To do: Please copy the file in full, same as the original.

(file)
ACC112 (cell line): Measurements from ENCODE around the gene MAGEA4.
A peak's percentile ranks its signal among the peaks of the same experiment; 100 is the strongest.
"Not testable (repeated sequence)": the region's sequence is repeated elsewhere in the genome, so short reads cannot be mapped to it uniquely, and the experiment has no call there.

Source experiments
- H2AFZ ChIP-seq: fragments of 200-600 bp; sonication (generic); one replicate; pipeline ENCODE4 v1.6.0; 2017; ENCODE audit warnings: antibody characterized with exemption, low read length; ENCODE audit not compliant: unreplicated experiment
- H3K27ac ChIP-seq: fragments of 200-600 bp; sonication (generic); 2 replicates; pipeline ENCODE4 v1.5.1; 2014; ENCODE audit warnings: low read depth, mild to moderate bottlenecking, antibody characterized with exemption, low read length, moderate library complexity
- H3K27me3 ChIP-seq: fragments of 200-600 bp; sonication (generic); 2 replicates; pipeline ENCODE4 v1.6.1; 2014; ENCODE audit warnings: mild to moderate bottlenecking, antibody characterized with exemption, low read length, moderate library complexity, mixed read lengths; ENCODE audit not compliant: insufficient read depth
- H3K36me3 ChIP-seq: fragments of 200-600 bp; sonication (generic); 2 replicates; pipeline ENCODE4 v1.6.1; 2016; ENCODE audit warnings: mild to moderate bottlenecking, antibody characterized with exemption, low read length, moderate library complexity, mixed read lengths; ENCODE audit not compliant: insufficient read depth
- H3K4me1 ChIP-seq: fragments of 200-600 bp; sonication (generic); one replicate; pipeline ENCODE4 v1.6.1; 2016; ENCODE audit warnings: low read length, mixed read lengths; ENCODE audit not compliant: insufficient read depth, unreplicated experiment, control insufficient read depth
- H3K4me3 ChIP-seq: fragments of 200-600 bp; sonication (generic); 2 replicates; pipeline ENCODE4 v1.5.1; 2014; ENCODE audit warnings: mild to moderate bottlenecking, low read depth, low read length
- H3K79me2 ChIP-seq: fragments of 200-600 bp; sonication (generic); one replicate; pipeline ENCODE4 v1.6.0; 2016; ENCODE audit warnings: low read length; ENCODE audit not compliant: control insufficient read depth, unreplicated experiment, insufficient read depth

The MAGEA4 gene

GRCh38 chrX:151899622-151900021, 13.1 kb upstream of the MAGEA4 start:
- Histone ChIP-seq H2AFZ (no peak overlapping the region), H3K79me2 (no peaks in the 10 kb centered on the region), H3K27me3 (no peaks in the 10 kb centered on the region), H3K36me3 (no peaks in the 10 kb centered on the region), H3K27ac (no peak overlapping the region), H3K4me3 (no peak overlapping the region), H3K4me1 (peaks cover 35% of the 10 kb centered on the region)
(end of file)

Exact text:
ACC112 (cell line): Measurements from ENCODE around the gene MAGEA4.
A peak's percentile ranks its signal among the peaks of the same experiment; 100 is the strongest.
"Not testable (repeated sequence)": the region's sequence is repeated elsewhere in the genome, so short reads cannot be mapped to it uniquely, and the experiment has no call there.

Source experiments
- H2AFZ ChIP-seq: fragments of 200-600 bp; sonication (generic); one replicate; pipeline ENCODE4 v1.6.0; 2017; ENCODE audit warnings: antibody characterized with exemption, low read length; ENCODE audit not compliant: unreplicated experiment
- H3K27ac ChIP-seq: fragments of 200-600 bp; sonication (generic); 2 replicates; pipeline ENCODE4 v1.5.1; 2014; ENCODE audit warnings: low read depth, mild to moderate bottlenecking, antibody characterized with exemption, low read length, moderate library complexity
- H3K27me3 ChIP-seq: fragments of 200-600 bp; sonication (generic); 2 replicates; pipeline ENCODE4 v1.6.1; 2014; ENCODE audit warnings: mild to moderate bottlenecking, antibody characterized with exemption, low read length, moderate library complexity, mixed read lengths; ENCODE audit not compliant: insufficient read depth
- H3K36me3 ChIP-seq: fragments of 200-600 bp; sonication (generic); 2 replicates; pipeline ENCODE4 v1.6.1; 2016; ENCODE audit warnings: mild to moderate bottlenecking, antibody characterized with exemption, low read length, moderate library complexity, mixed read lengths; ENCODE audit not compliant: insufficient read depth
- H3K4me1 ChIP-seq: fragments of 200-600 bp; sonication (generic); one replicate; pipeline ENCODE4 v1.6.1; 2016; ENCODE audit warnings: low read length, mixed read lengths; ENCODE audit not compliant: insufficient read depth, unreplicated experiment, control insufficient read depth
- H3K4me3 ChIP-seq: fragments of 200-600 bp; sonication (generic); 2 replicates; pipeline ENCODE4 v1.5.1; 2014; ENCODE audit warnings: mild to moderate bottlenecking, low read depth, low read length
- H3K79me2 ChIP-seq: fragments of 200-600 bp; sonication (generic); one replicate; pipeline ENCODE4 v1.6.0; 2016; ENCODE audit warnings: low read length; ENCODE audit not compliant: control insufficient read depth, unreplicated experiment, insufficient read depth

The MAGEA4 gene

GRCh38 chrX:151899622-151900021, 13.1 kb upstream of the MAGEA4 start:
- Histone ChIP-seq H2AFZ (no peak overlapping the region), H3K79me2 (no peaks in the 10 kb centered on the region), H3K27me3 (no peaks in the 10 kb centered on the region), H3K36me3 (no peaks in the 10 kb centered on the region), H3K27ac (no peak overlapping the region), H3K4me3 (no peak overlapping the region), H3K4me1 (peaks cover 35% of the 10 kb centered on the region)